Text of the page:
Activation, Inhibition and Propagation of Spiking Regimes in Vertical Cavity Surface Emitting Lasers

Photonic techniques emulating the brain powerful computational capabilities are the subject of increasing research interest as these offer excellent prospects for ultrafast neuro-inspired information processing systems going beyond classical digital modules. One of these approaches considers the use of semiconductor lasers, as these devices can undergo a rich variety of dynamical responses similar to those observed in neurons; yet, remarkably these are obtained at speeds up to 9 orders of magnitude faster than the millisecond timescales of biological neurons. Amongst semiconductor lasers, Vertical Cavity Surface Emitting Lasers (VCSELs) are ideal for use in neuromorphic photonics as they possess important inherent advantages, e.g. low fabrication costs, ease to integrate in 2- and 3-Dimensional arrays, high coupling efficiency to optical fibres, etc.

In this talk, we will review our recent progress on the achievement of controllable and reproducible spiking patterns in VCSELs with ultrafast speed resolution. Specifically, we will show that a wide variety of spiking regimes, e.g. single and multiple spiking and bursting patterns can be controllably activated and inhibited in these devices in response to external perturbations. Additionally, we will introduce our recent results demonstrating the successful communication of spiking photonic signals between two interconnected VCSELs. Moreover, the activation, inhibition and propagation of the aforementioned spiking regimes are all obtained at sub-nanosecond speeds, thus offering high potentials for novel ultrafast non-traditional information processing capabilities with these laser sources. Also, our results, obtained with off-the-shelf inexpensive components operating at the most relevant wavelengths in present optical fibre networks (1300 and 1550 nm), make our approach fully compatible with optical communication technologies.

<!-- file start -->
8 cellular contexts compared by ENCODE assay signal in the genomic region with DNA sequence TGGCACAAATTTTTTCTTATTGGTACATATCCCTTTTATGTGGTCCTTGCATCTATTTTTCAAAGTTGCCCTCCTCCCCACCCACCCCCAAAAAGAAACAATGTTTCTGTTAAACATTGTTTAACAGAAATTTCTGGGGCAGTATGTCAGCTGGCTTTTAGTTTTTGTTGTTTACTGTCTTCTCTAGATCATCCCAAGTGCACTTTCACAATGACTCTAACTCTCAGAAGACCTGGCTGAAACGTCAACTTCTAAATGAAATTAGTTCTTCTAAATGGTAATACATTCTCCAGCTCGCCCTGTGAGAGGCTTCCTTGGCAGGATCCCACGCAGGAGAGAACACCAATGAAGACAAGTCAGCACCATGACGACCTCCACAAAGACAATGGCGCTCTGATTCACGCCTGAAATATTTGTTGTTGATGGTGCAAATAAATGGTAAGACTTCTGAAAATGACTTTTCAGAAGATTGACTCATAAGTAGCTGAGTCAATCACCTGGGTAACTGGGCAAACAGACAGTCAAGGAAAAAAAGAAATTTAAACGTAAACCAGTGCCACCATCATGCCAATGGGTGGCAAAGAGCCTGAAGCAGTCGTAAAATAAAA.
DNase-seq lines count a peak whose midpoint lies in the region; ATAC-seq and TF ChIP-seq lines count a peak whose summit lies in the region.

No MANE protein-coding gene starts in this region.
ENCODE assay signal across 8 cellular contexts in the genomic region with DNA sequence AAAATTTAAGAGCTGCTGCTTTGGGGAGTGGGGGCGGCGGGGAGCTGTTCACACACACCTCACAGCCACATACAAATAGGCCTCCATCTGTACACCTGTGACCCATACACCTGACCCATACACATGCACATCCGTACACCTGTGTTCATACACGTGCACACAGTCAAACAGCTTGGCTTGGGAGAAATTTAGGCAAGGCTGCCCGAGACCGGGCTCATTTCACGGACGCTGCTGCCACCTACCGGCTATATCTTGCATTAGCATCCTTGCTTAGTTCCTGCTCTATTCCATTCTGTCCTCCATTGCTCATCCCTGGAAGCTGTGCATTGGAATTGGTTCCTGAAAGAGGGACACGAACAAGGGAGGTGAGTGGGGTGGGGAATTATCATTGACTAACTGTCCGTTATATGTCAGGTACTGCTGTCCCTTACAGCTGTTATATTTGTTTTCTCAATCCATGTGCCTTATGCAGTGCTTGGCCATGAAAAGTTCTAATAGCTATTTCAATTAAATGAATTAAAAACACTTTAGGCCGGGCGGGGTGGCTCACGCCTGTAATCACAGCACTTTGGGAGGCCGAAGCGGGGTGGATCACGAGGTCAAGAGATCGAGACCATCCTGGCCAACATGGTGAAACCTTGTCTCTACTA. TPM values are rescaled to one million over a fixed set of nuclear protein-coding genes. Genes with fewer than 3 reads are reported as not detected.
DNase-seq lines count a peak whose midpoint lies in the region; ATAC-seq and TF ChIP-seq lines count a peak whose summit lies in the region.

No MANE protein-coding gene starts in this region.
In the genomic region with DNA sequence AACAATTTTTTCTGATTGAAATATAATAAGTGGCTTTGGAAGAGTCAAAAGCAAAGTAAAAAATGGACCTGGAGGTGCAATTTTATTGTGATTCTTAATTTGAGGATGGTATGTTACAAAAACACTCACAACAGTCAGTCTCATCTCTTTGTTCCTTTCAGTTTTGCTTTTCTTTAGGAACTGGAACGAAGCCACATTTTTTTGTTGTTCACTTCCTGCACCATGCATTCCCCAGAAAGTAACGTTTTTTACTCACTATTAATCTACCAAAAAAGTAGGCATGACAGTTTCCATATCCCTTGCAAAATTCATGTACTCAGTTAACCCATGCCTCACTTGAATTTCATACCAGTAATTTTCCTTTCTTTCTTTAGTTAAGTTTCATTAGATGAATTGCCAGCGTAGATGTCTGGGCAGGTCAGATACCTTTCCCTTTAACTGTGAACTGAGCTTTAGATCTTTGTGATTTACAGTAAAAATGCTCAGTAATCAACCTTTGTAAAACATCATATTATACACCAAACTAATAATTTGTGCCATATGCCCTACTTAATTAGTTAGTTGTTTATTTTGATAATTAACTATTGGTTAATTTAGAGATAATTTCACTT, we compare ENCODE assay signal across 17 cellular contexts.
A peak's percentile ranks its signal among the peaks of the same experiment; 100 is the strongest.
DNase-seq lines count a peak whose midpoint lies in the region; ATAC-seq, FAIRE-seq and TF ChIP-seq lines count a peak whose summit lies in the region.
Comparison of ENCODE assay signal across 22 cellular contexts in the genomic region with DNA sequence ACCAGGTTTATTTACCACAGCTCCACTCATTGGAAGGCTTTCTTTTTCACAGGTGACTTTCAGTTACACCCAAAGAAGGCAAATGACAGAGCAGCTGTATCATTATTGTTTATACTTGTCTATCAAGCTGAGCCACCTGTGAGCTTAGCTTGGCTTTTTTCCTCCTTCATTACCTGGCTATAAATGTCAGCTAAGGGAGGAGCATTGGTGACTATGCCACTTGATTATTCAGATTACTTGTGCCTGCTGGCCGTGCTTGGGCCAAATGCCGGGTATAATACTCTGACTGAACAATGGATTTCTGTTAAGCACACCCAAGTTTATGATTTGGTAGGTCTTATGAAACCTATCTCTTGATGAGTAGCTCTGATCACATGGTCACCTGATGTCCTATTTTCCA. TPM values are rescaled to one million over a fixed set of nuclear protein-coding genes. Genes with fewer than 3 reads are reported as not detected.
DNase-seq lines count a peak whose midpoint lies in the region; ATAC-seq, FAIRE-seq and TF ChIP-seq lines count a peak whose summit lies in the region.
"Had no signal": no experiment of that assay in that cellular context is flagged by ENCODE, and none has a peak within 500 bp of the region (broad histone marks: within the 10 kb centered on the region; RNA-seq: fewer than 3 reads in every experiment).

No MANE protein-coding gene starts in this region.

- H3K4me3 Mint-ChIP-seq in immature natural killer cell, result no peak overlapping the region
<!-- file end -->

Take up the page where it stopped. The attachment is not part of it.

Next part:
In summary, the reproducible and controllable activation, suppression and propagation of spiking photonic signals at high speeds in VCSELs operating at telecom wavelengths offer great potential for the use of these devices in excitatory and inhibitory photonic neuronal models for future neuromorphic photonic information processing systems.